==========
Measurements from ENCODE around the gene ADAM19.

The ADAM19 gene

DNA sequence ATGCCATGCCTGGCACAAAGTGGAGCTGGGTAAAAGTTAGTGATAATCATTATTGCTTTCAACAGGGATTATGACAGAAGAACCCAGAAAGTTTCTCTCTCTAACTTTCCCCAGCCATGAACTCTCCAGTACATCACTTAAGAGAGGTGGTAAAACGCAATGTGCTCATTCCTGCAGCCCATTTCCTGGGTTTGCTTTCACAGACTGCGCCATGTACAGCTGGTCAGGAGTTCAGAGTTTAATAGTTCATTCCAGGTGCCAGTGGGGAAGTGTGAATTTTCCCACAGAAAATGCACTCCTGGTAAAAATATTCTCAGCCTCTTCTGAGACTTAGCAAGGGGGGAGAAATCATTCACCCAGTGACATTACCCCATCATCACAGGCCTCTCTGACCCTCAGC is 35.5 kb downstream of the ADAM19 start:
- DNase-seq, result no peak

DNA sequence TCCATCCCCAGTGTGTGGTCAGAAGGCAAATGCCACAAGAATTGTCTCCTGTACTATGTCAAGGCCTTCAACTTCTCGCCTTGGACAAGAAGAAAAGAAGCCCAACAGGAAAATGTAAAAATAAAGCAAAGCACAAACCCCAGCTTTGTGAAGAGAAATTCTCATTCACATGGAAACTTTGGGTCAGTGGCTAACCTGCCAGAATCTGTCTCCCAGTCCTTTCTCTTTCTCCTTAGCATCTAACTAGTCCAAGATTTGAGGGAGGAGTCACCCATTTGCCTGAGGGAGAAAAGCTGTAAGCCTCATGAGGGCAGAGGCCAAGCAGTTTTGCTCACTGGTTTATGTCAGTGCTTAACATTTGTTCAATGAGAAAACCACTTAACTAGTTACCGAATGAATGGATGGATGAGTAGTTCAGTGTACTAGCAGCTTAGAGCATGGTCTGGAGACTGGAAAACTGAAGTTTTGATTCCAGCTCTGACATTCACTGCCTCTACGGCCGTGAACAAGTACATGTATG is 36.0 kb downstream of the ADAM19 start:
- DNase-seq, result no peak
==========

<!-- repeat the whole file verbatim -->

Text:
Measurements from ENCODE around the gene ADAM19.

The ADAM19 gene

DNA sequence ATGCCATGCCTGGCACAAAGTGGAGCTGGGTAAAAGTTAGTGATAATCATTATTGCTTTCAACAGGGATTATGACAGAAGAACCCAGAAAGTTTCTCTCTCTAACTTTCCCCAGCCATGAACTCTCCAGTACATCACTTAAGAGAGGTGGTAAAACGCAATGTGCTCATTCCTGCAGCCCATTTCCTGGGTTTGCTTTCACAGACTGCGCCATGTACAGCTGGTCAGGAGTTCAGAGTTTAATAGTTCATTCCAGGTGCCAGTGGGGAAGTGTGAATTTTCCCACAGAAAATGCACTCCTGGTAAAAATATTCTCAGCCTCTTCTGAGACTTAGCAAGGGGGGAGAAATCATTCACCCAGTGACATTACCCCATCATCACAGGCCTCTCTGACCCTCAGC is 35.5 kb downstream of the ADAM19 start:
- DNase-seq, result no peak

DNA sequence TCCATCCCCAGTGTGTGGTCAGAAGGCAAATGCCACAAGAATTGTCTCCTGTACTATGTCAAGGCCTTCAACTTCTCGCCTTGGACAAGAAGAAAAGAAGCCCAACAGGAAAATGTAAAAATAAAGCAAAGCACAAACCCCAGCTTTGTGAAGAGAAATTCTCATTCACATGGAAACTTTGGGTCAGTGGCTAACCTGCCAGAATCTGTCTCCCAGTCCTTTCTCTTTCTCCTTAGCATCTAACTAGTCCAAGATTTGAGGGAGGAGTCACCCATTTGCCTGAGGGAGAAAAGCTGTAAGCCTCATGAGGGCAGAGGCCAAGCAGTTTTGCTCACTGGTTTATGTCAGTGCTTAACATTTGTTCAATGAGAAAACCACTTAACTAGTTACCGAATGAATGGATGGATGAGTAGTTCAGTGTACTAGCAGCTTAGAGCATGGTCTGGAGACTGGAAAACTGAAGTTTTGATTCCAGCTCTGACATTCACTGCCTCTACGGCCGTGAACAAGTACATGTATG is 36.0 kb downstream of the ADAM19 start:
- DNase-seq, result no peak